Toss on Black Marble’s Fast Idol and you’ll be whisked away to a bygone era of when people used to dance themselves clean and beyond. This far-reaching LP, at times nostalgic, reaches back beyond the dance electro days of the ‘00s and tugs at the synth strings of the New York ‘80s club scene. Black Marble, a.k.a. Chris Stewart explains the album’s sound in his own words as:
sort of a return to barbarism, reclamation by nature over the state and the protagonists are observers of this going on and narrating it from an anthropological point of view...So anything that hints at these motifs but in your own way.
Released on Sacred Bones Records, hosts to the likes of John Carpenter and David Lynch, you know that at the very least you’ll get something interesting from an album worth at least a listen to satisfy your curiosity. This time, like a Pizza Hut Ice Cream buffet, you’ll be going back until something inside you ruptures.
‘Somewhere’ is an excellent inauguration to the album. It’s sample menu of sounds more than an introduction and an all-round great tune. It sets the tone for Fast Idol, those who enjoy looking over a menu before heading out for a nosh will appreciate. The song folds together all the elements Chris uses to create his signature sound. It’s soft, pleasing and with a hook that nudges you off balance while Chris’ vocals reach out to steady you.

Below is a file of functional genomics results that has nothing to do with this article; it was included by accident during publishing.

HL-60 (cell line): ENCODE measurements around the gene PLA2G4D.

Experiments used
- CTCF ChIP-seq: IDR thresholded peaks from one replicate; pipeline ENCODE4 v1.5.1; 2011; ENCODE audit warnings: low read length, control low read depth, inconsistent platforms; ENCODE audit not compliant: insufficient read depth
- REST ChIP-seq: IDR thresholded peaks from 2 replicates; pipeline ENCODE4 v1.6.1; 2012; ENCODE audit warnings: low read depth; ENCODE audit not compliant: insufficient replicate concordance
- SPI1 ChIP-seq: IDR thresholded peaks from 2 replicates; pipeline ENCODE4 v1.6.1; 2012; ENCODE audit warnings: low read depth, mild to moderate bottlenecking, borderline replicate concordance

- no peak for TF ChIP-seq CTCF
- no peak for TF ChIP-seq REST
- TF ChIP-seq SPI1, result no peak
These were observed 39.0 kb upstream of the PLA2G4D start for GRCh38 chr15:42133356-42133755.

Buried in the middle is lyrical beaut, a ballad with a pulse, ‘Ceiling’. Here you’ll find Chris reaching back to the ‘80s and drawing inspiration from the bands like New Order, ‘Ceiling’s elemental structure is fused together by distilling the essence of tunes like ‘Temptation’ and ‘True Faith’. ‘Royal Walls’ opening is almost indistinguishable from ‘80s legend Madonna’s ‘Into The Groove’. They sync up better than Dark Side of the Moon and The Wizard of Oz. ‘Say it Forward’ definitely has that ‘00s feeling, you’d expect to find Sofia Coppola having trouble choosing between Phoenix’s ‘Too Young’ and this for the Lost in Translation soundtrack. We’ve compared inspired sounds but there are stand-alone tracks too. ‘Streetlight’ is a Frankensong. The Monster just wanted a friend but this song wanted friends, it’s got so many funky moving pieces it’ll get your funky pieces moving.
‘Brighter and Bigger, is a warbly wave goodbye, complementing ‘Somewhere’s handshake greeting at the start of the album. The song spins like a softly lit carousel at an empty theme park, a final ride before the sendoff. You might, at this point, have a preoccupation with ‘what is on the way?’ thinking to yourself, is this it? No, it’s not over yet, this track, although a timely farewell, will give you enough opportunity to see that Black Marble is on the horizon and sailing across the pond playing a whole string of shows around the UK this month and next. No doubt Chris will draw from a rich back catalogue of his four previous albums.